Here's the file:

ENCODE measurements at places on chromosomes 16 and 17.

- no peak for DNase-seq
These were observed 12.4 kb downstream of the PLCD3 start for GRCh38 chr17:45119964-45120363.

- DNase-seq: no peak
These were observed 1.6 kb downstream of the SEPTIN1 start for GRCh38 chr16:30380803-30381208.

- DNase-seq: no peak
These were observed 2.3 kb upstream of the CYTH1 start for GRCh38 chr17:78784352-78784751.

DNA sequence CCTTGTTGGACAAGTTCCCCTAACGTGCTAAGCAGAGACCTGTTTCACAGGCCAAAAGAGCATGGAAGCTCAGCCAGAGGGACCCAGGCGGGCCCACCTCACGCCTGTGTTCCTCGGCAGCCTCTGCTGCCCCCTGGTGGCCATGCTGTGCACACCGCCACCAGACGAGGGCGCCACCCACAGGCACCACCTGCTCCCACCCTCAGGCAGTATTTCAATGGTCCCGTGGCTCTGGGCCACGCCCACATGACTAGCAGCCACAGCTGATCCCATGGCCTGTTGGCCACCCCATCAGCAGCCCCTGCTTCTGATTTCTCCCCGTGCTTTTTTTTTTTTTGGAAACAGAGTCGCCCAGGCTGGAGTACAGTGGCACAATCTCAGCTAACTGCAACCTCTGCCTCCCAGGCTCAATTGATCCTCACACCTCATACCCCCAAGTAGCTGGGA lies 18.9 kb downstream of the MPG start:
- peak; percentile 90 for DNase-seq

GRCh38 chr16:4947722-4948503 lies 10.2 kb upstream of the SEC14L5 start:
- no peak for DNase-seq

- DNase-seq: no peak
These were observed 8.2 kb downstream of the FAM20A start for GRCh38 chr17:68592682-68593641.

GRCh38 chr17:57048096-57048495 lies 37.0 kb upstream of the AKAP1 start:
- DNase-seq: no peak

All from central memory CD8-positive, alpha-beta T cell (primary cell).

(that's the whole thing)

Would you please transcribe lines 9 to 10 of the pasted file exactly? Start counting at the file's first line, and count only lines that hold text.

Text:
- peak; percentile 90 for DNase-seq

GRCh38 chr16:4947722-4948503 lies 10.2 kb upstream of the SEC14L5 start: